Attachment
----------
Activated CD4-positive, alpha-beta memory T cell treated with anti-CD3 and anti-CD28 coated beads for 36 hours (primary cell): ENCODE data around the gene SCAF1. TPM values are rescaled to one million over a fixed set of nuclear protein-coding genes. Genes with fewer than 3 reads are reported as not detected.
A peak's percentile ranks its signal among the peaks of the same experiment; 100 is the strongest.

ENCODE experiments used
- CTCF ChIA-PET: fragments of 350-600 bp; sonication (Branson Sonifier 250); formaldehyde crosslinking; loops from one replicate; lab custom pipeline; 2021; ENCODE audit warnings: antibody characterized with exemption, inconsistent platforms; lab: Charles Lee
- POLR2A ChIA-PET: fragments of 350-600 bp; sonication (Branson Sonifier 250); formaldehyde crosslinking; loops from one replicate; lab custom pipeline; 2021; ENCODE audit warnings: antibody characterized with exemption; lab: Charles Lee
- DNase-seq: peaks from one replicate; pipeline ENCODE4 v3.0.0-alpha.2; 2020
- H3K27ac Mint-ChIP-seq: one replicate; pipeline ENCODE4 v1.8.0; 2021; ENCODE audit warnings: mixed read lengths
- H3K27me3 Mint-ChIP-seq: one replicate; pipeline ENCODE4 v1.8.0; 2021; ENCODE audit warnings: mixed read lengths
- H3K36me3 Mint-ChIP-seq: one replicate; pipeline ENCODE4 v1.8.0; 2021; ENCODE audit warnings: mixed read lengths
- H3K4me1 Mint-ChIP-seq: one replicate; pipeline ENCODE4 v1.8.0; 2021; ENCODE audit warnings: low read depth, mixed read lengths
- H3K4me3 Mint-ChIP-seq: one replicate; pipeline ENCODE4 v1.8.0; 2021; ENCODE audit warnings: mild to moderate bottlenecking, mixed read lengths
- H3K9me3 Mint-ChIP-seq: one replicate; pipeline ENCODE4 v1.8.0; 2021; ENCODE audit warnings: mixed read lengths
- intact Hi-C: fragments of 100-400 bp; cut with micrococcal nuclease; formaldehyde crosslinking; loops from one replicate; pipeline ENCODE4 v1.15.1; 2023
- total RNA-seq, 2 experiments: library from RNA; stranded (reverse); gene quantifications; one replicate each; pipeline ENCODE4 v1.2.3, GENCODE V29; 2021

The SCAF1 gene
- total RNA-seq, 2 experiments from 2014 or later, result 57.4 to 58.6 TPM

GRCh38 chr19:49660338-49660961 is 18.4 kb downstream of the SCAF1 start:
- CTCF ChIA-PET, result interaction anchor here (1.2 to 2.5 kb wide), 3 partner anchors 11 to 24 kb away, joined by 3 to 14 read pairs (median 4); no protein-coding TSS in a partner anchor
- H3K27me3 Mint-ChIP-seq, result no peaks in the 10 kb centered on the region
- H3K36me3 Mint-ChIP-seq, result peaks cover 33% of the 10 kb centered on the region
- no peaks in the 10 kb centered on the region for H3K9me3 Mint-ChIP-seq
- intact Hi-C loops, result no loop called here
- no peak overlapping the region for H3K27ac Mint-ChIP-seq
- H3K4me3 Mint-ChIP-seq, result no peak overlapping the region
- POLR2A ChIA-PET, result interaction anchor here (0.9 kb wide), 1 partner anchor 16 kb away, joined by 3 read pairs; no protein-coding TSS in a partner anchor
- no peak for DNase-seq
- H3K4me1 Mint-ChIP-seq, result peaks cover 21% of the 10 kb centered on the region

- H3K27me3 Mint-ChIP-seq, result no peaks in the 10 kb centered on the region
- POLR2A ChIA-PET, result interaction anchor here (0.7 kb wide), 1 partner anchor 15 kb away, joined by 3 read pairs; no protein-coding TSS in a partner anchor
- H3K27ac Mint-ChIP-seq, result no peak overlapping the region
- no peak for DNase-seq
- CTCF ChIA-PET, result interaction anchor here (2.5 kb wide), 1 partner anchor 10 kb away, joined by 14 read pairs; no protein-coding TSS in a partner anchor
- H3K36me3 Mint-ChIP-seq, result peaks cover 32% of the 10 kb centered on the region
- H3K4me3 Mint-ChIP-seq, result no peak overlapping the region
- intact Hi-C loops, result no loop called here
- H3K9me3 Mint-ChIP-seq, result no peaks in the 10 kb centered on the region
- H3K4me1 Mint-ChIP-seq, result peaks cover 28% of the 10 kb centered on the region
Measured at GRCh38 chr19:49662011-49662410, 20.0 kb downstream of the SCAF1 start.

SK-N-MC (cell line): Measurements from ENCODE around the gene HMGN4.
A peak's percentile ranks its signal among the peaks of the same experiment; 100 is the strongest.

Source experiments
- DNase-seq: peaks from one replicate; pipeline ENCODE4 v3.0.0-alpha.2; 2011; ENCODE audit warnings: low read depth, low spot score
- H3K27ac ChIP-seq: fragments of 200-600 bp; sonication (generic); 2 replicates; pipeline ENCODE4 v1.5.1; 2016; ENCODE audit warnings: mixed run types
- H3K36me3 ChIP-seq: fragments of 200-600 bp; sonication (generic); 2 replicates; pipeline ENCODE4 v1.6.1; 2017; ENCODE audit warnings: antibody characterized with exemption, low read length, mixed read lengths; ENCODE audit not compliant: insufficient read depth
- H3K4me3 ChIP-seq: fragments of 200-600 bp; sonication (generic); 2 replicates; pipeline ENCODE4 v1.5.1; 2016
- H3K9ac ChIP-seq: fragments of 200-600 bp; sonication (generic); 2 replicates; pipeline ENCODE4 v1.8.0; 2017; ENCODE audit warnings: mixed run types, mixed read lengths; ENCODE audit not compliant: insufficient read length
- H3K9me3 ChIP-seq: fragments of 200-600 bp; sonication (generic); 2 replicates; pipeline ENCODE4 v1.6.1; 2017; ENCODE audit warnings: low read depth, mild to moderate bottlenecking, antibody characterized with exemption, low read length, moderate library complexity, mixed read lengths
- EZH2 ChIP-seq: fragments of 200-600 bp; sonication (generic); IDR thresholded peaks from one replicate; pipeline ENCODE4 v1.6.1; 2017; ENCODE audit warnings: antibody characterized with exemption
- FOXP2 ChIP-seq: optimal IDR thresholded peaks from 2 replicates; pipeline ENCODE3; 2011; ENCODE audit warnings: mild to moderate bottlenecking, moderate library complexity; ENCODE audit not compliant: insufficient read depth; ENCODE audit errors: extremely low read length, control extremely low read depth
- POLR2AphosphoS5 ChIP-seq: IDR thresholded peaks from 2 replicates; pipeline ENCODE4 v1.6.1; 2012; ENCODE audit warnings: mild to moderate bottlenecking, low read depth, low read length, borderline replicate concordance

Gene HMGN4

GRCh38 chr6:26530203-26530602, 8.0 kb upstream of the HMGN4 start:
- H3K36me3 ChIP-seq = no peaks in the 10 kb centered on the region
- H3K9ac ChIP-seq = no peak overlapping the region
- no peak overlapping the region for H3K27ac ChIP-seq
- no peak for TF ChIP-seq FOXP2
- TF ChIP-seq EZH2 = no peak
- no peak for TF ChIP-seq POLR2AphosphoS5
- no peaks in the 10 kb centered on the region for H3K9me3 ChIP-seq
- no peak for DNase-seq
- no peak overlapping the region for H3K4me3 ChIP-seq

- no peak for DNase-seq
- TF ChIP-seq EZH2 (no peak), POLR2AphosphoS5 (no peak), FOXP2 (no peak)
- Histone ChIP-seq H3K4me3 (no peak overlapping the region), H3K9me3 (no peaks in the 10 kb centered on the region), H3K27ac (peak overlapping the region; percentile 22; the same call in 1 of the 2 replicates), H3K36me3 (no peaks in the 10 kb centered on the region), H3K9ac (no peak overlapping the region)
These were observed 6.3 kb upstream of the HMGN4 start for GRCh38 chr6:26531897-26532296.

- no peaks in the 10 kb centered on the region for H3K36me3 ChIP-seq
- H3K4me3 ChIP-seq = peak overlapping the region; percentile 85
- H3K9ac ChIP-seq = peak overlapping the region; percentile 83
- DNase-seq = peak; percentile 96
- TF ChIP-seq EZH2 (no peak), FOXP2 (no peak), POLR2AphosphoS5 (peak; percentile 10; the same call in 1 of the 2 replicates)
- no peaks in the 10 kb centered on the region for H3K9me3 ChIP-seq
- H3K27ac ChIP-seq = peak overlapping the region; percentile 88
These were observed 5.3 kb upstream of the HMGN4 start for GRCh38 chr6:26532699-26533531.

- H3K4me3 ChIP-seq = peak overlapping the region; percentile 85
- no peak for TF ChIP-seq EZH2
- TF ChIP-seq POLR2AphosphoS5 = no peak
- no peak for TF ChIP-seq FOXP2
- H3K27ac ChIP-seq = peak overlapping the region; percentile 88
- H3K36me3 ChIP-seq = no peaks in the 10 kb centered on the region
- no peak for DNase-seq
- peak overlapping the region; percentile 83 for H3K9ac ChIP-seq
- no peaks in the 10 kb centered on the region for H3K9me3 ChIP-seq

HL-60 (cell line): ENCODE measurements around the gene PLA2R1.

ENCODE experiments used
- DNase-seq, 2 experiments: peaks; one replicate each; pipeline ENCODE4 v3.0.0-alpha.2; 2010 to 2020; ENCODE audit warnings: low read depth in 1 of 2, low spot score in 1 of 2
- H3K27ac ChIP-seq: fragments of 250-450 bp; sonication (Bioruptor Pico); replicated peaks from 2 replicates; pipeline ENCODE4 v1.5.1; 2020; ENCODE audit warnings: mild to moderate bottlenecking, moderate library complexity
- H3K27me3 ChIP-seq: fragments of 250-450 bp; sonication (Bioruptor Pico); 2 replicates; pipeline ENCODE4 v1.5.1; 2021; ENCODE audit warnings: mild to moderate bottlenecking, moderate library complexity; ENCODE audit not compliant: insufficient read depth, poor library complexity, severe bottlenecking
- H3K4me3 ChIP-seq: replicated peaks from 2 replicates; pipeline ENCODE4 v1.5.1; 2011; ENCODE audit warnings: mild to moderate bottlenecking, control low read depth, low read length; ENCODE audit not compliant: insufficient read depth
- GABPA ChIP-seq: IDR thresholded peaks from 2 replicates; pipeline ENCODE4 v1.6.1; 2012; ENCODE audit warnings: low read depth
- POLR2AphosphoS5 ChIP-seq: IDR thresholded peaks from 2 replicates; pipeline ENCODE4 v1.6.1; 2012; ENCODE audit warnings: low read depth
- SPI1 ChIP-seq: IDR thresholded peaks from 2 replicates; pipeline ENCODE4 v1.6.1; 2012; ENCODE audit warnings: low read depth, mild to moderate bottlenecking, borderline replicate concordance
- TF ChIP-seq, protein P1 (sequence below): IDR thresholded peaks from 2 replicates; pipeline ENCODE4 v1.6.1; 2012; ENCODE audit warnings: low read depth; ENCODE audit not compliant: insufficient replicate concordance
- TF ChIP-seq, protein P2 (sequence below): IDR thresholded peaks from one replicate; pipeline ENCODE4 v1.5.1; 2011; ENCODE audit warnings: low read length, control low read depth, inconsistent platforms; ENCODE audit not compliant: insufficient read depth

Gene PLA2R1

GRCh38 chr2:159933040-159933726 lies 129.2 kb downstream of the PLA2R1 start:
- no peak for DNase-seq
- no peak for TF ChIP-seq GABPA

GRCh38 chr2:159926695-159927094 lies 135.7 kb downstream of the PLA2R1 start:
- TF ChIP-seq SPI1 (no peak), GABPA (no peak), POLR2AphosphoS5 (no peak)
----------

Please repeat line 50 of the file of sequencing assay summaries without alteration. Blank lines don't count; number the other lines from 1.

- POLR2AphosphoS5 ChIP-seq: IDR thresholded peaks from 2 replicates; pipeline ENCODE4 v1.6.1; 2012; ENCODE audit warnings: mild to moderate bottlenecking, low read depth, low read length, borderline replicate concordance